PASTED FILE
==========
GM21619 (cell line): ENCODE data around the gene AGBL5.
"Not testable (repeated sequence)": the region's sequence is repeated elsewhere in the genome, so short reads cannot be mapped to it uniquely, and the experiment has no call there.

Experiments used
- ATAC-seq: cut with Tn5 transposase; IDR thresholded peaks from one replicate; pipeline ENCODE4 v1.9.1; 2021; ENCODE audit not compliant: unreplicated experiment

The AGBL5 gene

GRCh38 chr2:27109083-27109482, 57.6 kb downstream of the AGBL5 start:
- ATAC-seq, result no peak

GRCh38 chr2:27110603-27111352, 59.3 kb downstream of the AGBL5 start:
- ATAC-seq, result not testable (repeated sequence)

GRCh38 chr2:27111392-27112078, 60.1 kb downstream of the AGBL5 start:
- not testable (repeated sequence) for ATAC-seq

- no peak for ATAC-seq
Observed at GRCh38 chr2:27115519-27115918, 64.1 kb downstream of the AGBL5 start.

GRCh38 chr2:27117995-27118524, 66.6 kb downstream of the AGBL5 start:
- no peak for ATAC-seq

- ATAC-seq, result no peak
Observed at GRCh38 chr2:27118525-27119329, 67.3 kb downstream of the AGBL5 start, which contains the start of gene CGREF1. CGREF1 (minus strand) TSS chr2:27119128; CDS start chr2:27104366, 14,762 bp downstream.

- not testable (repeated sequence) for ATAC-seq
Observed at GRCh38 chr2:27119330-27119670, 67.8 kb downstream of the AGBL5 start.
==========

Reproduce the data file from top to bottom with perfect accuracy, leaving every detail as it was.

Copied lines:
GM21619 (cell line): ENCODE data around the gene AGBL5.
"Not testable (repeated sequence)": the region's sequence is repeated elsewhere in the genome, so short reads cannot be mapped to it uniquely, and the experiment has no call there.

Experiments used
- ATAC-seq: cut with Tn5 transposase; IDR thresholded peaks from one replicate; pipeline ENCODE4 v1.9.1; 2021; ENCODE audit not compliant: unreplicated experiment

The AGBL5 gene

GRCh38 chr2:27109083-27109482, 57.6 kb downstream of the AGBL5 start:
- ATAC-seq, result no peak

GRCh38 chr2:27110603-27111352, 59.3 kb downstream of the AGBL5 start:
- ATAC-seq, result not testable (repeated sequence)

GRCh38 chr2:27111392-27112078, 60.1 kb downstream of the AGBL5 start:
- not testable (repeated sequence) for ATAC-seq

- no peak for ATAC-seq
Observed at GRCh38 chr2:27115519-27115918, 64.1 kb downstream of the AGBL5 start.

GRCh38 chr2:27117995-27118524, 66.6 kb downstream of the AGBL5 start:
- no peak for ATAC-seq

- ATAC-seq, result no peak
Observed at GRCh38 chr2:27118525-27119329, 67.3 kb downstream of the AGBL5 start, which contains the start of gene CGREF1. CGREF1 (minus strand) TSS chr2:27119128; CDS start chr2:27104366, 14,762 bp downstream.

- not testable (repeated sequence) for ATAC-seq
Observed at GRCh38 chr2:27119330-27119670, 67.8 kb downstream of the AGBL5 start.